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Lieutenant Colonel Annie Ruth Graham, U.S. Army suffered a stroke on August 14, 1968. She was from North Carolina and was the Chief Nurse with the 91st Evacuation Hospital in Tuy Hoa. Her name can be found on Panel 48W, Line 12.

 

 


Capt. Mary Therese Klinker of Lafayette, Indiana.

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Captain Mary Therese Klinker, U.S. Air Force was part of an on-board medical team during Operation Babylift. Her flight was carrying 243 infants and children when it developed pressure problems and crashed while attempting to return to the airport. Captain Klinker was killed on April 4, 1975, just three weeks before the Fall of Saigon. A native of Indiana, she is remembered on Panel 1W, Line 122.

 

 

2nd Lt. Carol Ann Elizabeth Drazba  of Dunmore, Pennsylvania and 2nd Lt. Elizabeth Ann Jones of Allendale, South Carolina.

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2nd Lieutenant Carol Ann Drazba, U.S. Army was killed in a helicopter crash near Saigon on February 18, 1966. Born and raised in Pennsylvania, she is remembered on Panel 5E, Line 46.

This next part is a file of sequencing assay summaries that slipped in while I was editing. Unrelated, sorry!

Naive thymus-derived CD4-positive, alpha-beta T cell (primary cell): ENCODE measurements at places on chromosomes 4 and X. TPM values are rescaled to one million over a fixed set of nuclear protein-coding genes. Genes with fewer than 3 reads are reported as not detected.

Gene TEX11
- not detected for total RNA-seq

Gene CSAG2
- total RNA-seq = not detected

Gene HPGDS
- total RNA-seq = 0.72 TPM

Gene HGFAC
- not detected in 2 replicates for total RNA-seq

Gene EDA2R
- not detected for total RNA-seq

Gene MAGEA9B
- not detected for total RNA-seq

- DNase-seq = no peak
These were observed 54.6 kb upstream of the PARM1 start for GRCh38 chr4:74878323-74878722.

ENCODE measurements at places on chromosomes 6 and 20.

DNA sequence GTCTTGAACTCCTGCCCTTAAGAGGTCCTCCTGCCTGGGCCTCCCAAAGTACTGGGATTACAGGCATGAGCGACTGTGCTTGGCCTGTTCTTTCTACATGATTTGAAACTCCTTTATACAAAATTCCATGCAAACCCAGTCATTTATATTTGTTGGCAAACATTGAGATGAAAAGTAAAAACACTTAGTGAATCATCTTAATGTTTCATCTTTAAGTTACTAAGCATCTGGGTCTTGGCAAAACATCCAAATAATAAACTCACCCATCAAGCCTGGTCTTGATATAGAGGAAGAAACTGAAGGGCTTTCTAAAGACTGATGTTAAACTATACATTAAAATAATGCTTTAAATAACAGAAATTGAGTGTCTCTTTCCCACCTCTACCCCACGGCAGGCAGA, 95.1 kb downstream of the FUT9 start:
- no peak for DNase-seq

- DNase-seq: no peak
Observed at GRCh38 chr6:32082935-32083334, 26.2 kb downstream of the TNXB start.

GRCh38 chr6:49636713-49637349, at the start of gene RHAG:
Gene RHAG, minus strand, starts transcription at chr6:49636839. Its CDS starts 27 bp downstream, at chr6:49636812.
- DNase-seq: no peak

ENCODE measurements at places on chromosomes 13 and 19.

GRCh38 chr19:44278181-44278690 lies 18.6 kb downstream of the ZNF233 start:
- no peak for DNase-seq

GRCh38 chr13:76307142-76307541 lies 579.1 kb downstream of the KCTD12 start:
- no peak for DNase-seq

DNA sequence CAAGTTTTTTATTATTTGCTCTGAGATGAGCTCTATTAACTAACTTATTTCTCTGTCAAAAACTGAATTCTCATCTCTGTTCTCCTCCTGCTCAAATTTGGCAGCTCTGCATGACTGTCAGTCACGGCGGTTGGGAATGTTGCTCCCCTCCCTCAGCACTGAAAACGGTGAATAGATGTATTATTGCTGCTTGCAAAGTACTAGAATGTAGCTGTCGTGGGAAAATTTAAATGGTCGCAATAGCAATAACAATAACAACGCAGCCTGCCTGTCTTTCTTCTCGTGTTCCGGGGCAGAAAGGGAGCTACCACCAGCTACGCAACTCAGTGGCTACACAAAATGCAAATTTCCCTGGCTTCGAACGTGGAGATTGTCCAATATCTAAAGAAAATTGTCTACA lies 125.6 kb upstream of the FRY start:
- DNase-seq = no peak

2nd Lieutenant Elizabeth Ann Jones, U.S. Army was flying with 2LT Drazba and was killed in the same helicopter crash near Saigon. She was assigned to the 3rd Field Hospital. 2LT Jones was from South Carolina and is remembered on Panel 5E, Line 47.

 

Capt. Eleanor Grace Alexander  of Rivervale, New Jersey and 1st Lt. Hedwig Diane Orlowski of Detroit, Michigan.

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Captain Eleanor Grace Alexander, U.S. Army had been working in a hospital in Pleiku to help out during mass casualties from Dak To when her plane crashed on the return trip to Qui Nhon on November 30, 1967. She was with the 85th Evacuation Hospital. She was from New Jersey and is remembered on Panel 31E, Line 8.

1st Lieutenant Hedwig Diane Orlowski, U.S. Army was on board with Capt. Alexander when their plane crashed on its return trip to Qui Nhon. She was assigned to the 67th Evacuation Hospital, 1LT Orlowski was from Michigan. She is remembered on Panel 31E, Line 15.

These eight women embody selfless love, sacrifice, and courage. They are American heroes who volunteered to serve their country.

They joined the over 265,000 American women served during the Vietnam era. Approximately 11,000 served in Southeast Asia. Close to ninety percent were nurses. A small number of women served in civilian capacities, such as the American Red Cross and the USO. More than 50 civilian American women died in Vietnam.  Others worked as physicians, air traffic controllers, intelligence officers, clerks and in other capacities.

It wasn’t until November 1993 that the patriotic service of all women was honored in the nation’s capital at the dedication of the Vietnam Women’s Memorial.

A grateful country remembers.